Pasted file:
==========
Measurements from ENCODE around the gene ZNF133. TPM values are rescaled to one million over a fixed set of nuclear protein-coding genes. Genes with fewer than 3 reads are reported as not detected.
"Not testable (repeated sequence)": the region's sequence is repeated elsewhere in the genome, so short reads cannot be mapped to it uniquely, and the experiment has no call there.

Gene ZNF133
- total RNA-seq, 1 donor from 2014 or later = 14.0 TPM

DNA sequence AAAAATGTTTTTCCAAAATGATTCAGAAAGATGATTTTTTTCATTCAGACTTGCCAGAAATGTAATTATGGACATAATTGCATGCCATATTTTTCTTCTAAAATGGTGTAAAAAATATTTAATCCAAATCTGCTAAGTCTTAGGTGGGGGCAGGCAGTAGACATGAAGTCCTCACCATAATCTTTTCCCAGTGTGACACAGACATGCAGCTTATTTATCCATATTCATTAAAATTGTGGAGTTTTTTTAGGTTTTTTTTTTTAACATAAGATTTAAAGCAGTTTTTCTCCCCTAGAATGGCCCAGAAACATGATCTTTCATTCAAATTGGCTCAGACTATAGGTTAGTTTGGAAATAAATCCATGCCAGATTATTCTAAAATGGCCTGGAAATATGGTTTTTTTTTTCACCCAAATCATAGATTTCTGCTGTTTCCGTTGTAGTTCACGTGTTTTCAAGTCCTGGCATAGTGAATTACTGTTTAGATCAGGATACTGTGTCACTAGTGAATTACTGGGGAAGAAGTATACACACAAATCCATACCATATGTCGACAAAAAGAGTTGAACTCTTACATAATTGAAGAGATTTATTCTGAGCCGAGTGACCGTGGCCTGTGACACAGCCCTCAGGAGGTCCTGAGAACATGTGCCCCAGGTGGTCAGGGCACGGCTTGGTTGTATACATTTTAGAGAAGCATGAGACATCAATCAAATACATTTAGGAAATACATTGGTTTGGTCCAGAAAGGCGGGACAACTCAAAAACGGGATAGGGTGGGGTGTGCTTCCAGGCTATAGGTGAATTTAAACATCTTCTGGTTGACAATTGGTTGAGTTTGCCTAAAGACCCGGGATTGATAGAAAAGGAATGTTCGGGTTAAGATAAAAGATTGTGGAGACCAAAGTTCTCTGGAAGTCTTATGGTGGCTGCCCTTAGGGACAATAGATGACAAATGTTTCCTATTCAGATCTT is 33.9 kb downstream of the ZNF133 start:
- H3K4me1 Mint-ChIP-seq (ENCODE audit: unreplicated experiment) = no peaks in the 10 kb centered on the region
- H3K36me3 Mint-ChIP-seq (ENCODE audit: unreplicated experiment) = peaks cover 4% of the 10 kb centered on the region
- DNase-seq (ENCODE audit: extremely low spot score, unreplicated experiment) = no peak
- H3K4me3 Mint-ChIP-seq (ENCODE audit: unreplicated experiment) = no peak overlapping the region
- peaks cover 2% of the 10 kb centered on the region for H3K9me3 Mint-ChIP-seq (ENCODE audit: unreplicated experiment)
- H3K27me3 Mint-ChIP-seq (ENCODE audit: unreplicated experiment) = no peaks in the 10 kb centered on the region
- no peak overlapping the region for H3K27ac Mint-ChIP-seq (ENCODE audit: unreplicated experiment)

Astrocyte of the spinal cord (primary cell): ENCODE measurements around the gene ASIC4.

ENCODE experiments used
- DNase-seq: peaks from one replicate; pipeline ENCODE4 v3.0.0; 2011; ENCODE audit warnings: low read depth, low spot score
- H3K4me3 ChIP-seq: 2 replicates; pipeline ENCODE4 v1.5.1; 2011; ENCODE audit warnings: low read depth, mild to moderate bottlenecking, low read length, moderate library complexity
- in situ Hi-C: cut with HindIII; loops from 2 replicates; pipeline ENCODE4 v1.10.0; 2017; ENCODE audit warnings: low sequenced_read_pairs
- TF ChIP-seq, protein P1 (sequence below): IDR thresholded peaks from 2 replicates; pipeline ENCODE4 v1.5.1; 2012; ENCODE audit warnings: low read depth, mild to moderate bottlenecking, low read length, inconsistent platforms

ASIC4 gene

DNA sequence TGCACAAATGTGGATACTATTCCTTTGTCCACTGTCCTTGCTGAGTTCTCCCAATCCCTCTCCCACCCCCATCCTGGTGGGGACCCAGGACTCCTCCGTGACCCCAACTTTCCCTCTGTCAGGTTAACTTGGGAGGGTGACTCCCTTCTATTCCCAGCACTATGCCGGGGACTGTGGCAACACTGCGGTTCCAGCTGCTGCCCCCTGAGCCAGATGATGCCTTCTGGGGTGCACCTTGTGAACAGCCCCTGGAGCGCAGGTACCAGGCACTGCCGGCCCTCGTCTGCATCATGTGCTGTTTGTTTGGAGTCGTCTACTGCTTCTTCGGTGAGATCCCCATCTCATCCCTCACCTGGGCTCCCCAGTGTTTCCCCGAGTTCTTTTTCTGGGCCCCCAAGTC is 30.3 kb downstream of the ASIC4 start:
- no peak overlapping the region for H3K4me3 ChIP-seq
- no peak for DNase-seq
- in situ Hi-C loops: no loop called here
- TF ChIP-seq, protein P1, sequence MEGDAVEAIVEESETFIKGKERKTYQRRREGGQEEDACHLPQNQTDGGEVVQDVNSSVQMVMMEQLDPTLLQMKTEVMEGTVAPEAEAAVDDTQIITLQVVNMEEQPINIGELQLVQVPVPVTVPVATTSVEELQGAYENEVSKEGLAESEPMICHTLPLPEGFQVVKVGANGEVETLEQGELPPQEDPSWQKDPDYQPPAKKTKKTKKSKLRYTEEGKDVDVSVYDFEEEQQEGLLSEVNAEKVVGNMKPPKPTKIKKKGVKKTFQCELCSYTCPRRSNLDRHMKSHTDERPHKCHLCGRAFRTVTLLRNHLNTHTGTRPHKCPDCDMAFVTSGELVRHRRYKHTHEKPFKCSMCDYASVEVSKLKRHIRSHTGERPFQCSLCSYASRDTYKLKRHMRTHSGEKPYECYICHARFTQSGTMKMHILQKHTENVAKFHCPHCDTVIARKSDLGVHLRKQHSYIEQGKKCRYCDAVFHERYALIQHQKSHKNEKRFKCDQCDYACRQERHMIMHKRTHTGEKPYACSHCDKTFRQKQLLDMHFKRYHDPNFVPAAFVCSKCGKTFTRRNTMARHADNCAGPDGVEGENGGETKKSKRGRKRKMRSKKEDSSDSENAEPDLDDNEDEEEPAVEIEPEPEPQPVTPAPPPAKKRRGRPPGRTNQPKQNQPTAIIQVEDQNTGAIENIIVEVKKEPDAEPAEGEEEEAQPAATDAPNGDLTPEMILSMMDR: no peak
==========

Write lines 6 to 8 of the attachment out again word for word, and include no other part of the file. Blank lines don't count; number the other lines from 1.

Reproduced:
- H3K4me1 Mint-ChIP-seq (ENCODE audit: unreplicated experiment) = no peaks in the 10 kb centered on the region
- H3K36me3 Mint-ChIP-seq (ENCODE audit: unreplicated experiment) = peaks cover 4% of the 10 kb centered on the region
- DNase-seq (ENCODE audit: extremely low spot score, unreplicated experiment) = no peak